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October 2015

#Venezia: Archeologia degli Inizi

Walking and Talking #5: Strada Nuova and the Ghetto

Strada nuova (New Street) is the longest street in Venice, a commercial area, full of shops, in the Cannaregio district, connecting the railway station (Santa Lucia) to a very popular location. After crossing Ponte delle Guglie, we turn on the left and enter into the Ghetto.

It was Venice that invented the concept of the ghetto, until 1390 the Jews’ Venetian enclave was near a foundry or geto. When the foundry was moved to the Arsenale, the name was given to this remote area, re-defined in 1516 as the “new” ghetto.

Throughout the centuries Venice’s attitude to Jews remained ambiguous. The Senate voted to create the world’s first ghetto, Jews were given only ten days to repair to the chosen place. Its outer walls and houses were windowless and its canal, crossed by two bridges, was closed at night and guarded by four Christian soldiers, paid for by a tax levied on the Jews. Abolished by Napoleon in 1797, it was reintroduced by the Austrians and finally disappeared after the Italian unification (1861).

Today the place remains an important cultural centre for the Jewish community. The Jewish Museum of Venice is located in the Campo of the Ghetto Novo, between the two most ancient Venetian synagogues. The campo preserves its distinguishing features.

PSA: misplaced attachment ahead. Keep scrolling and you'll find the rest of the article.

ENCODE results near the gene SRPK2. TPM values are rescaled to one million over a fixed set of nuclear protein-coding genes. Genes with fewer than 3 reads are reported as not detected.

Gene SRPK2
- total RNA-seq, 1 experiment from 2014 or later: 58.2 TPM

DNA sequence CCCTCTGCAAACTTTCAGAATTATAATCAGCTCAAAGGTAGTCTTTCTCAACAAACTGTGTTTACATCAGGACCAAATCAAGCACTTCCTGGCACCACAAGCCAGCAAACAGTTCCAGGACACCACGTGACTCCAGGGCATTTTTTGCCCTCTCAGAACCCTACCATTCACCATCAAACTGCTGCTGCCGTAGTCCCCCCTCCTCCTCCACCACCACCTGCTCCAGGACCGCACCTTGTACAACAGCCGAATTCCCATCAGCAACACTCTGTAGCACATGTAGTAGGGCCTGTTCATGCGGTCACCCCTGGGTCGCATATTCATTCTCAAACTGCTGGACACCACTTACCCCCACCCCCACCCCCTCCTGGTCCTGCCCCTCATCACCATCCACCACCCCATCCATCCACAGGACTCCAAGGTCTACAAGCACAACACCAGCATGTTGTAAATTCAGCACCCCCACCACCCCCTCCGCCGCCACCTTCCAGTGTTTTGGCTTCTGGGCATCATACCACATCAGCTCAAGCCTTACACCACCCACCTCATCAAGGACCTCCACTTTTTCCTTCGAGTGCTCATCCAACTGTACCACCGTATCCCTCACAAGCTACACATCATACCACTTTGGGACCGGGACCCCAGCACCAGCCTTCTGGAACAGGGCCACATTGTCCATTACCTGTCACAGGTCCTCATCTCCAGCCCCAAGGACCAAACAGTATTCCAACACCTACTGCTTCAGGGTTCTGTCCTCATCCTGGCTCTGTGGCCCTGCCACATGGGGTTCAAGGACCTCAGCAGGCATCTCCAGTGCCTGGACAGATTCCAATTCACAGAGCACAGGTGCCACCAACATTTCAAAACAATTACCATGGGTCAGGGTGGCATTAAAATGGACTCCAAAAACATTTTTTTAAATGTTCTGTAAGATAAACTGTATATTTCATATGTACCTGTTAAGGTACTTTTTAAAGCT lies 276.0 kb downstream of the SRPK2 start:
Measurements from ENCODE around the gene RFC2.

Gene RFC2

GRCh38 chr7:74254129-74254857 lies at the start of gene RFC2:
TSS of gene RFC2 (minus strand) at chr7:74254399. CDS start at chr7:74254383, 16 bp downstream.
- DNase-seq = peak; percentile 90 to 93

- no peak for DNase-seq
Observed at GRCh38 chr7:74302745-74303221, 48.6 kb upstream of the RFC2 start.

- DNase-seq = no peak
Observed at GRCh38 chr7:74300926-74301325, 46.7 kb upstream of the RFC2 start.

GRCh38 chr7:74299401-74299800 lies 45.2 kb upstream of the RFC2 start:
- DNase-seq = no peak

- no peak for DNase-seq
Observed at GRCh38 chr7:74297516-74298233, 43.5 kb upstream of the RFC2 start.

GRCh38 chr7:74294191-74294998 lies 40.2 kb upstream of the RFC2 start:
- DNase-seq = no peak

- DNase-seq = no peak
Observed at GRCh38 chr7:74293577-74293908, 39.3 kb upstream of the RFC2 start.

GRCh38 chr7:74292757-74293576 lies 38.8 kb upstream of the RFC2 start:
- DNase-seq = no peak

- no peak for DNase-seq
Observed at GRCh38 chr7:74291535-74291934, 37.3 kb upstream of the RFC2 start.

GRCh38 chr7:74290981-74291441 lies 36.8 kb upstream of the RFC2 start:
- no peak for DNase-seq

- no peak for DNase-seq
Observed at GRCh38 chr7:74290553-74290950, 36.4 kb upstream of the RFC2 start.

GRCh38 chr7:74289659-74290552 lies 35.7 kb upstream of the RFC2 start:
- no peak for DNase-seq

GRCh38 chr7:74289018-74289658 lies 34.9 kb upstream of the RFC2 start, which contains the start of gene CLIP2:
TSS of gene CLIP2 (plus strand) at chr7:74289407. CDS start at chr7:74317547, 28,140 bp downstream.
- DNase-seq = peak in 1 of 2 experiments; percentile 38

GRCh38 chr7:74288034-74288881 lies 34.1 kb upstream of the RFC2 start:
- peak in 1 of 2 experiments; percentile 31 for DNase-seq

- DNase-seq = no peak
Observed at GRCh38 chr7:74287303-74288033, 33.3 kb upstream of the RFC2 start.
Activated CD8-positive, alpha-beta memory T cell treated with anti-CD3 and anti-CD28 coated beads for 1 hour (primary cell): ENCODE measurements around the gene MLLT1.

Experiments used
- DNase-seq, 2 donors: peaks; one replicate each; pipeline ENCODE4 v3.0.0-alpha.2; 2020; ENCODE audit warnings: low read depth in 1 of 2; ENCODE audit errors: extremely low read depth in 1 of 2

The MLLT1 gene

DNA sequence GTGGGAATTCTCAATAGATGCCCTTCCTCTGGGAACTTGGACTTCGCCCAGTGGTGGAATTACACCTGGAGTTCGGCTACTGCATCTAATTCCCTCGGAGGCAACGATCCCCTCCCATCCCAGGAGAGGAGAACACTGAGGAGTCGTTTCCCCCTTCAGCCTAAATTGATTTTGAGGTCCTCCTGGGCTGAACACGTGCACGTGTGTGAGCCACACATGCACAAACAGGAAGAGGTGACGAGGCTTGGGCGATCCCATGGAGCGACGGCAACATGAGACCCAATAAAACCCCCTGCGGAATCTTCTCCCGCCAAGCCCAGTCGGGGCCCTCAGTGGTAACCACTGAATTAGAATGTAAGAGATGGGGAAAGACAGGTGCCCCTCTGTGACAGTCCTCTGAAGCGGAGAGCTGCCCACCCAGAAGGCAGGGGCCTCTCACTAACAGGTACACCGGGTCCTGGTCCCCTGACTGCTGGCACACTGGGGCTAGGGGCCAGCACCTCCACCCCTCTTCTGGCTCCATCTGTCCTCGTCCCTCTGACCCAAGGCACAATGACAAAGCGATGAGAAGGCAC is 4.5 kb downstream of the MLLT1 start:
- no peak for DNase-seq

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Walking and Talking #4: Giudecca and architecture

“A real building is one on which the eye can light and stay lit.”
Ezra Pound

The Giudecca is a small island just in front of the Fondamenta delle Zattere where ancient, modern and contemporary architectures coexist and represent a rare example of Venetian urban development.

East of the Giudecca, facing the bacino di San Marco, we can admire the Island of San Giorgio Maggiore, the homonymous church was designed by Palladio and the island is the headquarters of Fondazione Cini, a famous international cultural centre with a library hosting more than 150,000 volumes.

The Junghans former industrial area of the Giudecca has been converted into a residential complex by the architect Cino Zucchi – the smokestack is still there – and a theatre.

The Molino Stucky  – an abandoned flower mill – is now part of the Hilton group.

In the same district, 94 houses designed by the architect Gino Valle. In Campo di Marte another group of social buildings by Alvaro Siza, Carlo Aymonino, Aldo Rossi and Raphael Moneo, with the reconstruction of a typical Venetian campiello.

The island offers an extraordinary array of architectures, beyond the famous Chiesa del Redentore by Palladio, and the Zitelle (the church of young maidens, wrongly attributed to Palladio), with two horizons, one along the Giudecca channel, and a hidden side opening towards the lagoon.

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For more info on tours and prices, please contact me via email:

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